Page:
Few would have believed it just a few short years ago, but the housing recovery has come far enough that in an increasing number of popular neighborhoods, buyers must now compete with rival bidders.
Are you a buyer seeking a home in a high-demand market? If so, real estate specialists say that you could be at risk of overpaying.
"Overpaying can be a real danger -- especially if you're one of these idiots who gets revved up when facing competition and wants to win no matter what," says Sid Davis, a real estate broker and author of "A Survival Guide for Buying a Home."
Of course, the risk of overpaying is that you won't recoup your investment when you move. That's especially likely if you have a career that requires you to move often.
"I'm not so concerned about people overpaying if they really expect to stay in the house for 10 or 15 years. But if you're not sure how long you'll stay, you've got to be cautious," says Leo Berard, charter president of the National Association of Exclusive Buyer Agents (www.naeba.org).
Do you plan to bid on a particular property that's for sale in a highly desirable neighborhood? Yet do you fear overpaying? If so, then even some basic research on local property values could help put your mind at ease.
Berard says astute buyers narrow their search for information to the exact area where they intend to buy. Data gathered on state or national real estate trends will have little relevance for you as you seek to learn more about values in your target area.
In fact, homes could be worth more in one section of a neighborhood than another, due simply to differences in housing styles.
A strong knowledge of local property values helps you craft an offer at the right price point, thereby reducing your chances of overpaying.
Here are a few tips for buyers intent on getting a fair deal:
-- Seek Internet information as a starting point.
Many websites now offer fast and free estimates on property values and can prove a valuable resource, Berard says. One example he cites is Zillow.com, which lets you search data at either the property or neighborhood level.
"To get started with your research on home values, these sites are a good starting point," he says.
However, statistics from websites are no substitute for guidance from a capable real estate agent with extensive knowledge of the area where you're looking. The right agent may even be able to recite recent sales figures from memory. But Internet information can be a good complement.
"Spend an hour or two one morning on the right websites and you can move up the learning curve while still in your pajamas," Berard says.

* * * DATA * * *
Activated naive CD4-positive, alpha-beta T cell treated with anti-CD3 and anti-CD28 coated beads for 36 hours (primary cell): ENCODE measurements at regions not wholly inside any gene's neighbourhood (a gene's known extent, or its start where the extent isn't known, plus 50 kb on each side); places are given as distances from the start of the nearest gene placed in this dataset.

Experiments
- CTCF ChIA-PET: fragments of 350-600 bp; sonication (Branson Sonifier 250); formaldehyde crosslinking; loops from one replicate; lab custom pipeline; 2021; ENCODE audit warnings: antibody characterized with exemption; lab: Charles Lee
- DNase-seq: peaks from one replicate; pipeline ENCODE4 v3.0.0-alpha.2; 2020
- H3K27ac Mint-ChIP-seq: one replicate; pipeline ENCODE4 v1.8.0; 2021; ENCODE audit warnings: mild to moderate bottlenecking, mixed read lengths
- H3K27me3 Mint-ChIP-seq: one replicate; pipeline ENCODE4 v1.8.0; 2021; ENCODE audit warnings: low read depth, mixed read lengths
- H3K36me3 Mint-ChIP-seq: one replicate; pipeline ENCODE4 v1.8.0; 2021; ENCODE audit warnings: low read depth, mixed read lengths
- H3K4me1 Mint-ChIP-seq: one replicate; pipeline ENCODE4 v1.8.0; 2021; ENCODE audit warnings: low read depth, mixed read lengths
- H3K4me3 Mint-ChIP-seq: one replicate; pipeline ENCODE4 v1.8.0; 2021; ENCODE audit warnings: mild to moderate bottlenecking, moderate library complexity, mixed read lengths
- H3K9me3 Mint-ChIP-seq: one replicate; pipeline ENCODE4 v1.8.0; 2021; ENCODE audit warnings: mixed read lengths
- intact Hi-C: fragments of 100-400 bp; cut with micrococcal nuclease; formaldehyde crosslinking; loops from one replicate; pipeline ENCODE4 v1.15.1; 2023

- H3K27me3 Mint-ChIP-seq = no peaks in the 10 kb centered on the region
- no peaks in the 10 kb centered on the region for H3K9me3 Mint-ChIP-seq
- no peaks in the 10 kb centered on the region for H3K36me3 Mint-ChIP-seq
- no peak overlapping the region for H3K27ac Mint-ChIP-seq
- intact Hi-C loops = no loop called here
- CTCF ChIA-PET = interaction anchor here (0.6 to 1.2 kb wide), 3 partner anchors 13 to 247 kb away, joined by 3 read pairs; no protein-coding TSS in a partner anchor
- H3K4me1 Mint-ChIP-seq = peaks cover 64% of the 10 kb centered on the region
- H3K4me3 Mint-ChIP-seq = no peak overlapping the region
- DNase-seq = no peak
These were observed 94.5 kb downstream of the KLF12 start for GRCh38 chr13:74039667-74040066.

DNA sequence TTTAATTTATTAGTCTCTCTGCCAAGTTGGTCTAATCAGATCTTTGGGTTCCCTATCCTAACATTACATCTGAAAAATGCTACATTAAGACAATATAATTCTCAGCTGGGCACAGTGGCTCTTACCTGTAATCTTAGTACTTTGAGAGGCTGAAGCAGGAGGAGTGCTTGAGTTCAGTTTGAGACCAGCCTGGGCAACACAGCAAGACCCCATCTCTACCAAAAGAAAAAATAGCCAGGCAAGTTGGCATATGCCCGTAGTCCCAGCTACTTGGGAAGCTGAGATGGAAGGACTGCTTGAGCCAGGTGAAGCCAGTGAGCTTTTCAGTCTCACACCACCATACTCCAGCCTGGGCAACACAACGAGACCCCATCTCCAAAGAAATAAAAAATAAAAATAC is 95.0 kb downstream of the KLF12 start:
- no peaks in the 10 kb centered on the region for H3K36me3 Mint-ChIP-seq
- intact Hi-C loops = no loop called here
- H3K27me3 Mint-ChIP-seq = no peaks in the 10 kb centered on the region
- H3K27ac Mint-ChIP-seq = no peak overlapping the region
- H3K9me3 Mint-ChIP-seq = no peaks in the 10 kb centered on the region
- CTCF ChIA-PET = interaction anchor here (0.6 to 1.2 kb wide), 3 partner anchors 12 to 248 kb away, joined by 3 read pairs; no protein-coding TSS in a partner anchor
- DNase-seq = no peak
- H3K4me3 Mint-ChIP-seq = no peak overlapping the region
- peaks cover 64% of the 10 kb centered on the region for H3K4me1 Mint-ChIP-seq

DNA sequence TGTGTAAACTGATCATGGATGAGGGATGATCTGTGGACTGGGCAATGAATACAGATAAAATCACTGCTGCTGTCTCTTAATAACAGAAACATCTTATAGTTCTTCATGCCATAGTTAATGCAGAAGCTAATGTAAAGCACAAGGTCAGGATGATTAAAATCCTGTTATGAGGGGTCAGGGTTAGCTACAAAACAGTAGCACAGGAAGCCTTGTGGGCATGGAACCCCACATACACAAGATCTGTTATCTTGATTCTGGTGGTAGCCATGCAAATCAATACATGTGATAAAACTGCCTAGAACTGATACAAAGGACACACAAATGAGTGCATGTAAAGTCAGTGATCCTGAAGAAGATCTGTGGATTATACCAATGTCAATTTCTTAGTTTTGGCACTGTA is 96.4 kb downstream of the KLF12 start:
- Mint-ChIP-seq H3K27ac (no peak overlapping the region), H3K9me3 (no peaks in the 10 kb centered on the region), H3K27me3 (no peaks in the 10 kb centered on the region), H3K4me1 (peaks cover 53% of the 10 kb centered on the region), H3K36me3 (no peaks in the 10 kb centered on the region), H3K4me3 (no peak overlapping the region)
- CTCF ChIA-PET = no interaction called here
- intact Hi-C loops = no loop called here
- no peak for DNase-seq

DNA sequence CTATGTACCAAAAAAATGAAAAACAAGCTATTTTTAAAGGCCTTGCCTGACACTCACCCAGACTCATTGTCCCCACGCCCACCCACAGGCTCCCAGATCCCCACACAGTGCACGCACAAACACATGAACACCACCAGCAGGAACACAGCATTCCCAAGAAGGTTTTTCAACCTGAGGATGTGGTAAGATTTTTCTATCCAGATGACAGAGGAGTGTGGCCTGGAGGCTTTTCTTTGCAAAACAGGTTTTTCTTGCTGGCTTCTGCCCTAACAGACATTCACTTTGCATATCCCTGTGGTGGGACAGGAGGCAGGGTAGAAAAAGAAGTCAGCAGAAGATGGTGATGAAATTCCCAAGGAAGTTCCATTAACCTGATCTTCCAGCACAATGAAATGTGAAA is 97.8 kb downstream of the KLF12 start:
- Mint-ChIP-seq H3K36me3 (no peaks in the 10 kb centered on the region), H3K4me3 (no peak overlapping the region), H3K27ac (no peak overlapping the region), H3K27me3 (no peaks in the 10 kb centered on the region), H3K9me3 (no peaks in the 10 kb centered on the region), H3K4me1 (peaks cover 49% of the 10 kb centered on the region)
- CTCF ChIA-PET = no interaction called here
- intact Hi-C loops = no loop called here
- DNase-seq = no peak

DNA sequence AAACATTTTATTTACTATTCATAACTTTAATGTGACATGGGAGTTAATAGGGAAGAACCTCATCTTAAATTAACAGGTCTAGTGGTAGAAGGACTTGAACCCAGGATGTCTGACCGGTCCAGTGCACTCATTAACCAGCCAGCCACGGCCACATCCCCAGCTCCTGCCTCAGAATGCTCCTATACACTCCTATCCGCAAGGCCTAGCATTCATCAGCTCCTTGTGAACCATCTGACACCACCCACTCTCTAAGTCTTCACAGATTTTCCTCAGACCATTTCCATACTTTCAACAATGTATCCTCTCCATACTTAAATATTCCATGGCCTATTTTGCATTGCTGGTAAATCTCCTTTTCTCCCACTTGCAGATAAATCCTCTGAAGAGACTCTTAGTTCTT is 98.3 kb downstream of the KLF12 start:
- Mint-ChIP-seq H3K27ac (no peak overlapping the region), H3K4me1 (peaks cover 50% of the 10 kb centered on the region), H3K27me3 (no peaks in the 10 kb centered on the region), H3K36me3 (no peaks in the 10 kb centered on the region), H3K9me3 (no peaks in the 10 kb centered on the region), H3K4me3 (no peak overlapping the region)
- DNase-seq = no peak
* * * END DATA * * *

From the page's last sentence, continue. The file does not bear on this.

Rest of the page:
-- Ask your real estate agent for help evaluating any home you're considering.
The classic technique used by real estate professionals to estimate a home's value is called a "Comparative Market Analysis." This method is grounded in data on recent sales of similar homes to the one being judged.
"If you're looking in a community with lots of houses that have uniform floor plans, the process is pretty straightforward. But that's not the case where lots of houses are custom-built," Berard says.
In any case, your agent should find at least three completed sales that are roughly comparable. Then she or he should add and subtract value based on differences between the home you like and the others.
Real estate agents are the first to admit that their judgments on property values are based on more than data.
"Unfortunately, coming up with an opinion of value is never totally scientific. Your agent also has to draw on experience," Berard says.
-- Take neighborhood economic trends into account.
During a period when real estate markets are relatively volatile, as they are now, Berard says you need to look beyond closed deals to see where values are heading.
"Housing prices don't rise or fall as quickly as stocks on Wall Street. But over time, economic factors can have a big impact," he says.
In a suburb that's heavily reliant on one employer, such as a defense contractor, a wave of layoffs by the company could reduce property values nearby. On the other hand, values could rise in a community that's benefited from a school boundary change.
-- Request seller "concessions" rather than a lower price.
As a real estate broker, Davis recently helped a middle-aged woman buy a place for her elderly mother. It was an accessible, ranch-style home in a popular neighborhood where a number of properties were on the market at the time.
The statistics gathered by Davis for his client indicated that the two-bedroom condo was fairly priced. They also showed a high level of inventory in the area, which strengthened the purchaser's bargaining power.
Even so, Davis advised the buyer to offer full price for the place, while at the same time seeking a sizeable amount of seller assistance with her closing costs. The sellers readily accepted the deal and the elderly woman was soon able to move in.
Often sellers are much more willing to yield on closing costs than on the price, Davis says. This helps protect their pride.
"It's a cliche in real estate that people like to crow about how much they 'got' for their house. But when they boast, they never mention how many concessions they made," he says.
(To contact Ellen James Martin, email her at firstname.lastname@example.org.)